Steven Gerrard’s Liverpool Farewell Is A Sad Moment, But Reds Should Embrace A New Approach

Yeah that’s right, internet. It’s another blog about Steven Gerrard.

The World Wide Web is full of these. Thoughts on Gerrard’s career, Gerrard’s character, Gerrard’s place amongst the best players of his generation, or whether he even has a place amongst them. Plenty gave up writing words about him long ago though, with page, Twitter and Instagram account now filled with memes or Vines of his traumatic tumble against Chelsea which so derailed Liverpool’s title bid last season.

Perhaps many will grow up thinking that’s all Gerrard was – that falling, fading midfielder desperately grasping for the ball and Demba Ba. There are those who’ve already grown up enough to know better who are only too keen to enforce that belief, after all.

But of course he’s been so much more over a career of highs and lows; a career which will see his last ever appearance at Anfield in Saturday’s Premier League clash against Crystal Palace.

UEFA Champions League Final - AC Milan v Liverpool : News Photo

As a club, Liverpool are often accused of letting emotion get in the way of things, to allow it to constantly weigh on every act and deed of the club and players.

It is something that the media have bought into, of course. Just think about how many times you’ve heard the phrase ‘an emotional night at Anfield’ and then compare it how many times you have (or haven’t) heard the same thing about Old Trafford, Stamford Bridge or the Emirates Stadium. It just doesn’t sound right.

With Gerrard at centre of things – as he was for all of this century – that emotion had its symbol. There it was in human form.

How could it not be all about him? Here was the local lad who had risen from the stands to the Academy to the first team to the captaincy. Throw in his own personal connection with the club’s darkest hour (Gerrard’s cousin Jon-Paul Gilhooley was the youngest person killed at Hillsborough, he was 10) and you have the heart, soul and body of the club. When Liverpool won, he won. When Liverpool lost, he lost.

Manchester United v Liverpool - Premier League : News Photo

Of course other clubs have the stories of local lads and Academy products making good, and they turned Manchester United’s into a film. But unlike at United where success came easily for a while, the Gerrard story has been a constant effort to keep the club up there with the big boys, and to keep them relevant when the prizes are being handed out.

Without wishing to sound disrespectful to others, Liverpool could very easily be considered a Newcastle United or an Aston Villa right now, but they are bigger than those clubs and the likes of Tottenham and Everton because of the efforts of Gerrard to keep them in touching distance of the elite.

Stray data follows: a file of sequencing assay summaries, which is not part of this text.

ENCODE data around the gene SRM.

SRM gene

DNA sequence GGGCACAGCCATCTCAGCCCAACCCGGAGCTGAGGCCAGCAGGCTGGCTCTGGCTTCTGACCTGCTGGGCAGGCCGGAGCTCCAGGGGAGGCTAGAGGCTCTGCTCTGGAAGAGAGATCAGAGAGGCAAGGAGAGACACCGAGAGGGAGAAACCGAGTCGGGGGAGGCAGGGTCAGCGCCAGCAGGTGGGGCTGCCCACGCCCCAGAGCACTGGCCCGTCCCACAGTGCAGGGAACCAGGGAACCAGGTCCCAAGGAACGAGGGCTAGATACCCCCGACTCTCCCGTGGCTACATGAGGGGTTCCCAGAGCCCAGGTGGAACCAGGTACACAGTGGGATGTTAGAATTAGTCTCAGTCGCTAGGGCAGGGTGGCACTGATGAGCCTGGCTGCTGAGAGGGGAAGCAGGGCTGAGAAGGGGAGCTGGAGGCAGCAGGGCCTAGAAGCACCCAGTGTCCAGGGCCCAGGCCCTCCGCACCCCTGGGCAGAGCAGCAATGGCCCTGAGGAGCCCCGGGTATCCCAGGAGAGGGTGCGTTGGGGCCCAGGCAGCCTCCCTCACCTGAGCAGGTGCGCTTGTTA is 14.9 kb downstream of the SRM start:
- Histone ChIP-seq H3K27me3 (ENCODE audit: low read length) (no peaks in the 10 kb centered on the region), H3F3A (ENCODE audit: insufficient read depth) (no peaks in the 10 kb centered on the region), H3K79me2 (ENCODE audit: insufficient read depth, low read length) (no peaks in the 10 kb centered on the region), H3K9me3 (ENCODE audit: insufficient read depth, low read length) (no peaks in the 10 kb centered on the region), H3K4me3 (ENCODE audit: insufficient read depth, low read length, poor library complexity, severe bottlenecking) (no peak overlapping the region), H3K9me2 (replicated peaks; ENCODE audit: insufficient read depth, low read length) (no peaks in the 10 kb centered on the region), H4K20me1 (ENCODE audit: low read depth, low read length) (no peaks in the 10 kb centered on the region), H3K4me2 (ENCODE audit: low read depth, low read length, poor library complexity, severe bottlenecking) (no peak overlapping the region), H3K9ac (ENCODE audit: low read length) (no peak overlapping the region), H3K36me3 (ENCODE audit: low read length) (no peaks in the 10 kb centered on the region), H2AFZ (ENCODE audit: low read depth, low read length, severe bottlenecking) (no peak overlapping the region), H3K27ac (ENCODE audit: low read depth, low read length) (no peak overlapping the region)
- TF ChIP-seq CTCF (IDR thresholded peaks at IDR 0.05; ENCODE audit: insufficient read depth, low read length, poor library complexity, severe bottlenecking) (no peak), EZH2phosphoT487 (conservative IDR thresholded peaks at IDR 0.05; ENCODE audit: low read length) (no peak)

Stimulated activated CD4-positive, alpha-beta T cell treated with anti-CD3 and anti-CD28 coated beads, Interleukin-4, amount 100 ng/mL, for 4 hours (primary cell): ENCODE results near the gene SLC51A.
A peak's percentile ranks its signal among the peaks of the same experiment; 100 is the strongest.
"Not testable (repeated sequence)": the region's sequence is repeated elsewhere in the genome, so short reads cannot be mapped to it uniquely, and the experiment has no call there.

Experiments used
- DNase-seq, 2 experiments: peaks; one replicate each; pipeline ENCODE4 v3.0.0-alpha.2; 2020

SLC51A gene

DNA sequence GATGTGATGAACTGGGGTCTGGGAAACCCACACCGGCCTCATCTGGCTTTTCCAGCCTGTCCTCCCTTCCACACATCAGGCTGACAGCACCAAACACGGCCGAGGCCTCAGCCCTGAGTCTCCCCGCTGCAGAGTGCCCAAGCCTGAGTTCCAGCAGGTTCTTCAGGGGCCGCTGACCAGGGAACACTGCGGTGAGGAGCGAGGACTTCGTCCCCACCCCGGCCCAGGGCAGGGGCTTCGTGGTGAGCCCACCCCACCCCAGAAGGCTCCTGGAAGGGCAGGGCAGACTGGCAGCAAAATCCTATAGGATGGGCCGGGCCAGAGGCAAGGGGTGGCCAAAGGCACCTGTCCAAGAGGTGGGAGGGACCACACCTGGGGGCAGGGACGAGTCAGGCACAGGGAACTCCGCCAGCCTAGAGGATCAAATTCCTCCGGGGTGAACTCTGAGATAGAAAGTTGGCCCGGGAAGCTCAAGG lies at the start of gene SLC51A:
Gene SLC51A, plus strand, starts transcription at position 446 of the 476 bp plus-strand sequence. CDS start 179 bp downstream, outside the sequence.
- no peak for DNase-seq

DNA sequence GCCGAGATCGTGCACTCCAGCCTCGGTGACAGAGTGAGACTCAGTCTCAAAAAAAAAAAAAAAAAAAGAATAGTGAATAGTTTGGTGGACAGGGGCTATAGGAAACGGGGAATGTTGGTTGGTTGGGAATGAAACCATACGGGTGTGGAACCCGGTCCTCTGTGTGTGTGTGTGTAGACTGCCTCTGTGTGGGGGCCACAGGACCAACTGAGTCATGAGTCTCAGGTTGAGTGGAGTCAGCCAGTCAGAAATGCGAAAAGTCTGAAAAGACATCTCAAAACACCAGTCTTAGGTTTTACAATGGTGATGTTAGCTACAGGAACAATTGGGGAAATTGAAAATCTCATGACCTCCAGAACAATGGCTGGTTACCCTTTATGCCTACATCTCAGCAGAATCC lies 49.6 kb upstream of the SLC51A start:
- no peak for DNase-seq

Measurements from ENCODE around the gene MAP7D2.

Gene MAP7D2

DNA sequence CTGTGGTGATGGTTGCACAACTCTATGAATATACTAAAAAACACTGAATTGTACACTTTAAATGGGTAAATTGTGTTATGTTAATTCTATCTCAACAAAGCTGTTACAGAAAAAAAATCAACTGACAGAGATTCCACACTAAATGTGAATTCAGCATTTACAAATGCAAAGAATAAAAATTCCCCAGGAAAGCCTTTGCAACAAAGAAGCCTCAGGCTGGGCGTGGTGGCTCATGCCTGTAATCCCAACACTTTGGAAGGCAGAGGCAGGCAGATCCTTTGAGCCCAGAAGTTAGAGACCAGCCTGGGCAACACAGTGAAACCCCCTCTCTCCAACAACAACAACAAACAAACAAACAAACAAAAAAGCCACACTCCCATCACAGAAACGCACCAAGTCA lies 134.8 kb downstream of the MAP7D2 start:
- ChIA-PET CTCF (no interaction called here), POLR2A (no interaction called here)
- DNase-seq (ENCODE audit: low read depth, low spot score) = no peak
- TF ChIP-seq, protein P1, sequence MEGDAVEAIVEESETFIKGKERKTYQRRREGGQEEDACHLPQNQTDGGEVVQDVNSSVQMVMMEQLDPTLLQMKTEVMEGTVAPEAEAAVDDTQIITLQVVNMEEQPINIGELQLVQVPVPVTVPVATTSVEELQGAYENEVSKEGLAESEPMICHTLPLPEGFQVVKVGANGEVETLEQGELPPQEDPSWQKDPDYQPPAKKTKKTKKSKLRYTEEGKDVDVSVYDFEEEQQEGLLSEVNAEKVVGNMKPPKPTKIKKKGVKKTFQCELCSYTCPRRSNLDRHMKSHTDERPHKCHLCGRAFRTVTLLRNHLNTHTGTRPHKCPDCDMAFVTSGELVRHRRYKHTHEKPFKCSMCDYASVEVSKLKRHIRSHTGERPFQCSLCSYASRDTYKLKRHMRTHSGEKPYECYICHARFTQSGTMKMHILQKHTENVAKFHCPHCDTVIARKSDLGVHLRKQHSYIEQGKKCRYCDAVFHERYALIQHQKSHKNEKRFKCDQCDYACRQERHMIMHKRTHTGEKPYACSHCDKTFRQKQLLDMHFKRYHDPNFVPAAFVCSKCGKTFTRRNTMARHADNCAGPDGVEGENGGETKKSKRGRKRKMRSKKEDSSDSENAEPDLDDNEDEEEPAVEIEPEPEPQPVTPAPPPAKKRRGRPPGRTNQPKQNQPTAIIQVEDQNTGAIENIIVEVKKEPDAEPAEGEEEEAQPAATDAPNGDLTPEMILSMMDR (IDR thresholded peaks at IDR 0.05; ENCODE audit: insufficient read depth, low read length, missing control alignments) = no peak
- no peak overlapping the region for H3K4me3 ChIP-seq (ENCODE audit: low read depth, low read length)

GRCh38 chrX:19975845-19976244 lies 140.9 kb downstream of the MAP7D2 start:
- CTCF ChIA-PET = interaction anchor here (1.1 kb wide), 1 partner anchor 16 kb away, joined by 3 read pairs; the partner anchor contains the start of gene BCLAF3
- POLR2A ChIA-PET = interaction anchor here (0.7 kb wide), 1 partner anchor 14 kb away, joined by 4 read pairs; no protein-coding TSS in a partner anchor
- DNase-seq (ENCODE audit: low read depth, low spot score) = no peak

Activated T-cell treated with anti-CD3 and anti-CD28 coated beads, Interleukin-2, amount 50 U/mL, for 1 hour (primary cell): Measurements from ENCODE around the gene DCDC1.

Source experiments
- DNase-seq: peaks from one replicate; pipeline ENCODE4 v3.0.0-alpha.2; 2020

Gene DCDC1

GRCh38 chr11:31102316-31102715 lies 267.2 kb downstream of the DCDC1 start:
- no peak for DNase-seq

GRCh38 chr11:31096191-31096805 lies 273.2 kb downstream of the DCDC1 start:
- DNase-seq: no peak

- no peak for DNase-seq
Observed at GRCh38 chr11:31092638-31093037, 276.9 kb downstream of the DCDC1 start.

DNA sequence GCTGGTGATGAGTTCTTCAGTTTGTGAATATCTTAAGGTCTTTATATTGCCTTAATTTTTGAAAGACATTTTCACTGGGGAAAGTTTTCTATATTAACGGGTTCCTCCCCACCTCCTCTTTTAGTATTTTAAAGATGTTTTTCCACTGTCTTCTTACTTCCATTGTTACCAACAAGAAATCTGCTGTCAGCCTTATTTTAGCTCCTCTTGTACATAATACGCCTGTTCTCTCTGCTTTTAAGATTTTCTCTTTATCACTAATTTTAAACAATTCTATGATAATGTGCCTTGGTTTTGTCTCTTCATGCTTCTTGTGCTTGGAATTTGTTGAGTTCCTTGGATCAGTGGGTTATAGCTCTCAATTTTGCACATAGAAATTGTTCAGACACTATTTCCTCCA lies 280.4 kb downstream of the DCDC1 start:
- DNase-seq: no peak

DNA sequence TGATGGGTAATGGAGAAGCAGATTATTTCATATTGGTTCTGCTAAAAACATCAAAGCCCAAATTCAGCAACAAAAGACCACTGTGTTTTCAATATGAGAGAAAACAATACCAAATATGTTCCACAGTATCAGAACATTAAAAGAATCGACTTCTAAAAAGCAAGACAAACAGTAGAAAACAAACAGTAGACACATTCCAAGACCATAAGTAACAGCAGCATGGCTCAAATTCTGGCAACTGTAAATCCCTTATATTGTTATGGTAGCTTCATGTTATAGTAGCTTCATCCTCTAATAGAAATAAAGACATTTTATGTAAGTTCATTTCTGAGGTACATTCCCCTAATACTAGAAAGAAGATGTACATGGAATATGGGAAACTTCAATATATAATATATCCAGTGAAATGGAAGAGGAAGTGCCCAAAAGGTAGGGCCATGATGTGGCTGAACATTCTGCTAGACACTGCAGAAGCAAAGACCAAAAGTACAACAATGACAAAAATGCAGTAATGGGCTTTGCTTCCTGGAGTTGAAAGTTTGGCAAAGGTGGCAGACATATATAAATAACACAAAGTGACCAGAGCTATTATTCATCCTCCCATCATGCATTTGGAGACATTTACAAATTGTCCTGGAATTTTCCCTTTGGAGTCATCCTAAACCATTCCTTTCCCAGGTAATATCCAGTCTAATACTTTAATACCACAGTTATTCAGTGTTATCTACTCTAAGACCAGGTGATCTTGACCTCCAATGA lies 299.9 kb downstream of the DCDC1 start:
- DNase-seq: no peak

With him heading off to Los Angeles, a new approach will be needed.

Liverpool will no longer have their ready-made, Red-blooded scapegoat, meaning that the pressure shifts firmly onto the shoulders of manager Brendan Rodgers.

With Gerrard’s departure goes the last tangible link to Anfield’s famed ‘Boot Room’ days, with the then teenage midfielder involved with training with the first team squad when it was still overseen by Roy Evans – that great club servant who worked with Bill Shankly, Bob Paisley, Joe Fagan and Ronnie Moran.

Liverpool v Real Madrid - UEFA Champions League : News Photo

Gerrard made his debut in the same month in 1998 that Evans left his role as joint-manager in that disastrous experiment conducted with Gerard Houllier, and he’s been there ever since.

Without him, Liverpool’s connection to the past is gone. But that doesn’t have to be a bad thing.

Whilst it’s true that prospective new signings won’t exactly get the same level of buzz from meeting the 24-year-old club captain Jordan Henderson – with his 20 England caps and his 2012 League Cup –  as they would have got from being given a tour of the Melwood training ground by Gerrard, this is where Rodgers can really stamp his authority on the club.

The Northern Irishman deserves a Gerrard-less season to see if his vision for Liverpool is indeed the correct one, with a tigerish midfield patrolled by Henderson and Joe Allen and perhaps James Milner able to lay the foundations for the way he really wants to play. If it really is about the team and not the individuals, it’s time to prove it.

Liverpool will have to move on without Gerrard, and when the dust settles and the tears have been wiped from eyes they might just find that they are moving in the right direction, even if this doesn’t feel like the right time to think about that.

First comes Crystal Palace on Saturday, and Stoke City away next week.

And there’ll be a lot more words about Gerrard on the internet between now and then.


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